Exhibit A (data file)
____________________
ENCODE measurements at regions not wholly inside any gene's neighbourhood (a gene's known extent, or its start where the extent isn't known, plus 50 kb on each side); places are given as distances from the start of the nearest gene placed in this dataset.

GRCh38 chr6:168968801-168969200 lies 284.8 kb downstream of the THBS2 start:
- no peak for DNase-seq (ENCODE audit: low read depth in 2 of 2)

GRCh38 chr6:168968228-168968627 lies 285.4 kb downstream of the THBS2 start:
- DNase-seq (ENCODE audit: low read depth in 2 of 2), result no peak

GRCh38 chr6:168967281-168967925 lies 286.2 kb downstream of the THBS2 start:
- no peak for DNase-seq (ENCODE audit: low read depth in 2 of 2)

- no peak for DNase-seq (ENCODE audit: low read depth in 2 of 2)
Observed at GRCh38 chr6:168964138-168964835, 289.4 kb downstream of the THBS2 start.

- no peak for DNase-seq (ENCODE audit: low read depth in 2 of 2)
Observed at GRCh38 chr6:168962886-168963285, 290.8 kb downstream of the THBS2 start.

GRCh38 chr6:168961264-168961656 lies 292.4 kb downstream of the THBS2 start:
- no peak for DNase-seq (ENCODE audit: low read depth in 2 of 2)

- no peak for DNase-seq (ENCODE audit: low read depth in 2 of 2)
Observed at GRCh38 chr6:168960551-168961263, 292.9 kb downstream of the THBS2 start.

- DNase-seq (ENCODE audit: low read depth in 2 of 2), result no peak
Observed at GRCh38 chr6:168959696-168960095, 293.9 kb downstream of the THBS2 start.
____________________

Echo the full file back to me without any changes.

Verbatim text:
ENCODE measurements at regions not wholly inside any gene's neighbourhood (a gene's known extent, or its start where the extent isn't known, plus 50 kb on each side); places are given as distances from the start of the nearest gene placed in this dataset.

GRCh38 chr6:168968801-168969200 lies 284.8 kb downstream of the THBS2 start:
- no peak for DNase-seq (ENCODE audit: low read depth in 2 of 2)

GRCh38 chr6:168968228-168968627 lies 285.4 kb downstream of the THBS2 start:
- DNase-seq (ENCODE audit: low read depth in 2 of 2), result no peak

GRCh38 chr6:168967281-168967925 lies 286.2 kb downstream of the THBS2 start:
- no peak for DNase-seq (ENCODE audit: low read depth in 2 of 2)

- no peak for DNase-seq (ENCODE audit: low read depth in 2 of 2)
Observed at GRCh38 chr6:168964138-168964835, 289.4 kb downstream of the THBS2 start.

- no peak for DNase-seq (ENCODE audit: low read depth in 2 of 2)
Observed at GRCh38 chr6:168962886-168963285, 290.8 kb downstream of the THBS2 start.

GRCh38 chr6:168961264-168961656 lies 292.4 kb downstream of the THBS2 start:
- no peak for DNase-seq (ENCODE audit: low read depth in 2 of 2)

- no peak for DNase-seq (ENCODE audit: low read depth in 2 of 2)
Observed at GRCh38 chr6:168960551-168961263, 292.9 kb downstream of the THBS2 start.

- DNase-seq (ENCODE audit: low read depth in 2 of 2), result no peak
Observed at GRCh38 chr6:168959696-168960095, 293.9 kb downstream of the THBS2 start.